The Cards always answered truly – though they would seek to deceive, as the King warned. So this Card would tell him how to find…
He smiled. “Majesty, is it permitted that I cast a spell using this Card?”
“I believe that is, in fact, part of the Cards’ answer to you, so yes; in this case you may.”
He took forth a handful of coins – full golden Shields of Aegeia – and placed them on the mystical plaque. Then he called up both magic and godspower and gazed upon the Card, saw the connection, the resonance between the Card and the Concepts and the World itself. He caught up that resonance, that connection between the concept and the subject, and impressed it on the coins, pouring magic and the power of Ares into that connection until each and every Coin vibrated with the precise same resonance, sang with the same connection to some distant, unseen person.
With a swift gesture, he completed the enchantment, tying off the threads of magic and destiny so that the Coins themselves were linked to the target – to the woman who stood between him and the completion of his great work.
The King’s fingers plucked the Card from beneath the Coins. “Well, that was entertaining. I hope you will find these answers… profitable. Feel free to call upon me – once more.”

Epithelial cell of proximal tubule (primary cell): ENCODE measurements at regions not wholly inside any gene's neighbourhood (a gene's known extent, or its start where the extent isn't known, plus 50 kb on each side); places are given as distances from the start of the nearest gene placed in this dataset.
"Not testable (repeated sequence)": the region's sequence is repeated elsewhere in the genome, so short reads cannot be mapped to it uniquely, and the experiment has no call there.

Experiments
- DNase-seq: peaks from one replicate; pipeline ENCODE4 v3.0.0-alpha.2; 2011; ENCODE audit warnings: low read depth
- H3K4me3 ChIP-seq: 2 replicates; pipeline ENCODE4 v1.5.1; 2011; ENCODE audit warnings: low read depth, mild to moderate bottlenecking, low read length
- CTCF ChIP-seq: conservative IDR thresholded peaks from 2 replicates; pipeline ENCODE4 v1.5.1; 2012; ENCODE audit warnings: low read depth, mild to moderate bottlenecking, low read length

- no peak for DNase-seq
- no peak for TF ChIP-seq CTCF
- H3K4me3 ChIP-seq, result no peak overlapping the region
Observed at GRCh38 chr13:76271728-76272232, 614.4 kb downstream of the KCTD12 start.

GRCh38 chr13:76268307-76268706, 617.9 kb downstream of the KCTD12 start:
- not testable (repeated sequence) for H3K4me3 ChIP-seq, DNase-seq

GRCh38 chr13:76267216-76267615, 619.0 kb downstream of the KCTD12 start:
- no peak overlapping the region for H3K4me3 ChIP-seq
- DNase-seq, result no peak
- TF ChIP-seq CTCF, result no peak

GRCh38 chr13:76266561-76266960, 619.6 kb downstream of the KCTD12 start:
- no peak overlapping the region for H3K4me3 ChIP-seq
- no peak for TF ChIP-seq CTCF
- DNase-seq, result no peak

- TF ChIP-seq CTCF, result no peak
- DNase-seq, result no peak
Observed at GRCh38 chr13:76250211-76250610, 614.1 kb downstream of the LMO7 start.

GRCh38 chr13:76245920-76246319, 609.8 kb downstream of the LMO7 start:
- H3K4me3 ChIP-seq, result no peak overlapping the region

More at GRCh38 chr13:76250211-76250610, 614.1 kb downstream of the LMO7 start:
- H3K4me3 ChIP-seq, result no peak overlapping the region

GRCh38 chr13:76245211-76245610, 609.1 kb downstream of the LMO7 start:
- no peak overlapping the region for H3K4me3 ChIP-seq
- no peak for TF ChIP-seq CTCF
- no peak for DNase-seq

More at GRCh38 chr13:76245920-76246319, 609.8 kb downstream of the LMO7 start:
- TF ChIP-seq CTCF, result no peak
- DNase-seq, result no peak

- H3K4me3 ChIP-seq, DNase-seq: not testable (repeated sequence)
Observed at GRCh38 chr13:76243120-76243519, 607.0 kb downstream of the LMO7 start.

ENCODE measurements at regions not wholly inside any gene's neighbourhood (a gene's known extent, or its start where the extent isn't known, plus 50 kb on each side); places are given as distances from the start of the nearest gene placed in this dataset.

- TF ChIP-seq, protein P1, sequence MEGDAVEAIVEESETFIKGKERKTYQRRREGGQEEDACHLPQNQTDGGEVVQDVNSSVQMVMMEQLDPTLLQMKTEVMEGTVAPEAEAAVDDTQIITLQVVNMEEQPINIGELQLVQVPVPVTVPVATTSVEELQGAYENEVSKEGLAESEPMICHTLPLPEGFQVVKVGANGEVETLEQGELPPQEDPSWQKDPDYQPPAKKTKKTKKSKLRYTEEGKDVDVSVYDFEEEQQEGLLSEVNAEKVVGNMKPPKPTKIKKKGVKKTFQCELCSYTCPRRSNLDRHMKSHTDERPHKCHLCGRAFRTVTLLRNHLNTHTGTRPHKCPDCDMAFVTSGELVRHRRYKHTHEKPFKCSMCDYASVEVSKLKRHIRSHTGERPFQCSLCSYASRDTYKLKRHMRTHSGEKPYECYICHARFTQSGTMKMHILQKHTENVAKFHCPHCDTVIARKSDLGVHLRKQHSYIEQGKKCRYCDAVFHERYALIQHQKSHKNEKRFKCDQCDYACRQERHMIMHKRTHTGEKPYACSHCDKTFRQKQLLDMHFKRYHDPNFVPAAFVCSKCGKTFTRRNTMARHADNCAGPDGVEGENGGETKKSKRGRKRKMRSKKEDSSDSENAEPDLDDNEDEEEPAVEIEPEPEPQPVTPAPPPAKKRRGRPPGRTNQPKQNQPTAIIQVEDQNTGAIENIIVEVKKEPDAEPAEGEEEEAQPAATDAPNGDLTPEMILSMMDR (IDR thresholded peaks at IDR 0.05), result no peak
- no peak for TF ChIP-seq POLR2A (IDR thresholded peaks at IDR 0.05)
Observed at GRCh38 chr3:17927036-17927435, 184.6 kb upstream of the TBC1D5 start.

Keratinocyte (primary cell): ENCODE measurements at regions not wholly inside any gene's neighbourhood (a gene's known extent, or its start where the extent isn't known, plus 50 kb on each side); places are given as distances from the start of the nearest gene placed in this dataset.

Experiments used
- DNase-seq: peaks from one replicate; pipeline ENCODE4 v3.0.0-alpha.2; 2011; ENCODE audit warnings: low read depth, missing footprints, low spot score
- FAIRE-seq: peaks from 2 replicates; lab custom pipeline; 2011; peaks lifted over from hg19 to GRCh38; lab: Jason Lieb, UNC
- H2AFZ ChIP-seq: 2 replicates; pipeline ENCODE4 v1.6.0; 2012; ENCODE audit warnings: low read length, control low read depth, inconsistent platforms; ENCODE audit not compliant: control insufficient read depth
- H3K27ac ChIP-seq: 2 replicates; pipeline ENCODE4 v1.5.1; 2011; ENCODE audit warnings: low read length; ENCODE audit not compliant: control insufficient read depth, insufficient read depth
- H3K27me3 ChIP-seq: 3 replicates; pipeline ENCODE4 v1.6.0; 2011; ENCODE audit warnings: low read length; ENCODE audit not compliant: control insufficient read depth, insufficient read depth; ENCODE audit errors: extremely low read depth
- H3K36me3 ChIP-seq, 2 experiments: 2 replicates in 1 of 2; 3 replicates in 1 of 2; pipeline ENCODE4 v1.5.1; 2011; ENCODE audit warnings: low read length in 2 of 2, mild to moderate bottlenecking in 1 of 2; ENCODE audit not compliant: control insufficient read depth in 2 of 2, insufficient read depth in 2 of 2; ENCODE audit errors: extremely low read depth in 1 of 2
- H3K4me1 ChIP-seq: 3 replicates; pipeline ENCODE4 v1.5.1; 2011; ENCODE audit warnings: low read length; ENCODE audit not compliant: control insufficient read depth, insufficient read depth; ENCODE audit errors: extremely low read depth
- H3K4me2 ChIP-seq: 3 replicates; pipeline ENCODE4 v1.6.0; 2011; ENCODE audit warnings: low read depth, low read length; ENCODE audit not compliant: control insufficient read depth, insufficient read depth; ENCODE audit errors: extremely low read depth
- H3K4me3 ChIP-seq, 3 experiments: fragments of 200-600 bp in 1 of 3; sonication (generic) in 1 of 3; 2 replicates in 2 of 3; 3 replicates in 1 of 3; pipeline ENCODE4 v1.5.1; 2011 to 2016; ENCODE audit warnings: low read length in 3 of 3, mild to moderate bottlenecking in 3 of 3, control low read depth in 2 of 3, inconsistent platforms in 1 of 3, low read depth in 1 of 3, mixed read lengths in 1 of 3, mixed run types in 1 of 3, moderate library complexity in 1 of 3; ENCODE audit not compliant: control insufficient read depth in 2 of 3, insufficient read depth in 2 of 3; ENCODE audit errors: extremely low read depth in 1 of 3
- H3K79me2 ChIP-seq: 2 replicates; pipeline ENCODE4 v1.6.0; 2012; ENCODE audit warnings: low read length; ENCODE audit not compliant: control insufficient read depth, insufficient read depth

The scroll went blank, but there was no need for pleasantries between them. He knew that unless he succeeded, his forebear would not acknowledge him. But this – this was enough.
Traveling and never in one place, was she? Well, these Coins would guide his forces. They would close upon her and capture her, no matter where she was. Perhaps they should kill her upon … but no. They had failed to kill her before. He would not trust others to do the deed at a distance. Capture her, bring her somewhere he could see, and then have her killed.
In honesty, he would have preferred to do it himself, but he could not spare the time. Ares’ presence was necessary now. The plan was in motion.
He gestured to the door, which opened. “Deimos,” he called. “Phobos. Come. I have a task for you…”
Quester leapt, evading the streak of bladed energy that burned waist-high through the air. But even as he did, Urelle’s hand reached, formed a claw, and the very air stretched, as though she had grasped its substance like a rippling sheet and pulled.
A blast of air caught him in mid-jump, tore at his wings and body, tipped him over. He did not land with his usual grace, but tumbled like a human who had tripped over an unexpected branch; the impact caused air to whistle out of him in a high-pitched shriek.
Ingram had been closing on the girl from the other side, but his feet abruptly slipped out from under him; he scrabbled incredulously at the ground, but though it appeared to still be the grass and stone they had been sparring on, Quester saw Ingram’s fingers fail to gain purchase. The girl simply stepped aside to let him pass, on his way to a full-speed collision with a boulder ahead of him.